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Flashcards in PCR Deck (28)
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1

Describe the PCR?

Polymerase chain reaction:
PCR selectively amplifies a stretch of DNA from a larger piece of DNA
This is a cyclical process and the amount of product doubles every cycle - exponential amplification of the region of interest
1 cycle is 1-2 minutes
You need around 25-30 cycles to generate detectable PCR product
It is exponential and eventually plateaus due to the primers being used up

Requires a forward and reverse primer which delimit the region of interest
Forward primer - 3’ end on the non-coding strand
Reverse primer - 5’ end on the coding strand

2

What are the stages of PCR?

This takes place in a thermocycler
Needing: template DNA, forward/reverse primers, dNTPs, Taq DNA polymerase and buffer

Denaturation - melts DNA duplexes into individual strands - ssDNA
Annealing - allows primers to anneal with template and polymerase to bind
Extension - extension of primers along the template by polymerase

Temperature - 95, 55, 72

3

What should be considered with PCR?

Primer sequence should be long enough to anneal only with the ends of the region of interest
Too short = annealing with other regions of the template
Too long = hybridise at a slower rate and decrease efficiency of the PCR

The primers do not have to be perfectly complementary to the annealing site (but the 3’ end that the polymerase recognises should be perfect) – can use to introduce mutations

4

What is essential to work out for PCR?

Tm - Melting temperature
The temperature at which 50% of a molecule remains double stranded and 50% is single stranded

Melting temperature of the primer is essential for the optimum temperature for annealing
Too high = primers/templates remain dissociated
Too low = mismatched hybrid - incorrect base pairings

This depends on the GC/AT composition of the primer
A higher GC content = higher tm for the same length primer - due to the additional hydrogen bonds

5

What should a primer design include?

Specificity
High efficiency
There should be no primer-dimers (primers annealing to each other) this is a wasteful reaction so need to be aware of complementarity within the primers

6

How do we calculate Tm?

Rule of 2+4
A quick rule of thumb for primers (oligos 20-25 nt long)

Tm (°C) = (2 x A+T) + (4 X G+C)
e.g. GATTTGCCTCTCTCGAAATTGGC = 11G+C and 12A+T

Rule of thumb = (11x 4)+(2x12) = 68°C
However this is quite a high temperature so we'd likely drop it a couple of degrees as it is a similar temperature to the optimum extension temperature

7

What are the advantages of PCR?

DNA or RNA can be amplified
Normal PCR for DNA
RNA needs to be converted into cDNA via reverse transcriptase (RT)-PCR

Only low amounts of starting material is needed
Sensitive and quantitative detection systems are available (aka real-time PCR)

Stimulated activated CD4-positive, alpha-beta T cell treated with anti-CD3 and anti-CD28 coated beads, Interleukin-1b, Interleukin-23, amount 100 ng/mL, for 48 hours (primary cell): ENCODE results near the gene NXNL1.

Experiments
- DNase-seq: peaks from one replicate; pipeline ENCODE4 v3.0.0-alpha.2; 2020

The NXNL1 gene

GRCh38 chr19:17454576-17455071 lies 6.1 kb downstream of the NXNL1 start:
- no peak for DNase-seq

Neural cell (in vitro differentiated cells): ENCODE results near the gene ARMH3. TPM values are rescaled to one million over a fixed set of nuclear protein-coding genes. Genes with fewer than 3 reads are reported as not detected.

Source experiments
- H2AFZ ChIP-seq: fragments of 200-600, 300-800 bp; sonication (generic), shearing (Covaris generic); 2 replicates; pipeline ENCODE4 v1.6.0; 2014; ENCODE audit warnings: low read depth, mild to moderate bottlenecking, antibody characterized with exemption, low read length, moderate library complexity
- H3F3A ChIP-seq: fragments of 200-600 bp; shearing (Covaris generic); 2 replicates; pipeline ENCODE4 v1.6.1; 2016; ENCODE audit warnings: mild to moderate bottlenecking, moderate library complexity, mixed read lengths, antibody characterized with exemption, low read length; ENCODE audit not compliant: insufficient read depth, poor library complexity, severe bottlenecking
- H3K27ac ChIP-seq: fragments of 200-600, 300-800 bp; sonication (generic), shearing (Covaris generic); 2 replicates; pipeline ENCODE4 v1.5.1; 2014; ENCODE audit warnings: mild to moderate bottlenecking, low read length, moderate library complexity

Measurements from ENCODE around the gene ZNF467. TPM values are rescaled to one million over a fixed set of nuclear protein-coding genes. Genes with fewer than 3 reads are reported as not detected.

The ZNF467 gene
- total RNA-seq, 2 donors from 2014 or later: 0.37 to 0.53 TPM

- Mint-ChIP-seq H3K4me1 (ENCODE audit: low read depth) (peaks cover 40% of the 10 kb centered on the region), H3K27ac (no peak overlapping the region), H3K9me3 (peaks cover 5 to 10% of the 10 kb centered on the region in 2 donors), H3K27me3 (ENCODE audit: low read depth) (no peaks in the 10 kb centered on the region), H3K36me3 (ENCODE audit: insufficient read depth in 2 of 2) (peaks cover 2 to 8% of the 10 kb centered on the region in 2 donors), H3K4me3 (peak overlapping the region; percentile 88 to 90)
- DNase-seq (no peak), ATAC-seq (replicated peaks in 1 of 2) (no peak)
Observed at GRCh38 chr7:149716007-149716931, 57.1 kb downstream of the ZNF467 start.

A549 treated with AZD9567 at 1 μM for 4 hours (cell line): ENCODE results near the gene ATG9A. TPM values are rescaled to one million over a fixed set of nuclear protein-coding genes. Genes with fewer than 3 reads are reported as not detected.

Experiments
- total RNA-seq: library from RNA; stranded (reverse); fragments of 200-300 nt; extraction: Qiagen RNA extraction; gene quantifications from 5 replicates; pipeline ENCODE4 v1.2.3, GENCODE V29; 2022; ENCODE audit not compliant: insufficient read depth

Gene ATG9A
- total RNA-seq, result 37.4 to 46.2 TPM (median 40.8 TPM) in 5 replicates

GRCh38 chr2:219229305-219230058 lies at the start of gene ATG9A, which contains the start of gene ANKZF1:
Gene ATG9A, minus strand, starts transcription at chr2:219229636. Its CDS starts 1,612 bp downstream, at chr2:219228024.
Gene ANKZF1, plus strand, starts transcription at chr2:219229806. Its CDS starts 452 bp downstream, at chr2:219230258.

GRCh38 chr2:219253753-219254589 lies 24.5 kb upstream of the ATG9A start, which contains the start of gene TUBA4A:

Multiple samples and targets can be analysed simultaneously in quantitative PCR

8

What is quantitative PCR (Q-PCR)?

A form of PCR that measures the amount of the amplified DNA product by monitoring fluorescence emitted during each cycle (in real-time) instead of at a fixed end-point
The fluorescent signal increases in direct proportion to the amount of PCR product in the reaction mixture - uses a fluorimeter in a 96-well plate
Many samples can be analysed at once

Gives a sensitive and specific way of quantifying the initial amount of template (provided that appropriate standards are used)
We can work back to know how much DNA was in the original sample
We are most interested in the early stages of this PCR

9

What are the kinetics of Q-PCR?

Plot PCR cycle number against ΔRn (normalized reporter value - fluorescent signal)

Ct Value is essential to know

10

What is the Ct Value?

The cycle at which the amount of PCR product crosses the threshold
Sometimes termed the threshold cycle
Sometimes called Cq ( the quantification cycle)

The machine sets a threshold based on a cycle with no template = no product

11

What are some applications of Q-PCR?

Quantification of infectious agents (HIV, HPV, SARS-Co-V2)
Analysis of gene expression at the mRNA level

12

Describe fluroescence in Q-PCR?

It is generated by fluorescent reporters, there are two types:

Intercalating dyes bind to dsDNA and form complexes that emit increased fluorescence
SYBR Green
This will bind to any double stranded DNA regardless of it's sequence

Sequence specific probes - they bind to a specific double stranded piece of DNA
- Hydrolysis based probes (TaqMan) - fluorescence is emitted by hydrolysis of probes following their hybridization to the template DNA and primer extension
- Hybridisation based probes - fluorescence is vastly enhanced when probes are based paired with the template DNA, which changes their 3D structure
Depending on their mechanism of action they are classed as molecular beacons or FRET probes

13

Describe the hydrolysis sequence specific probe TaqMan?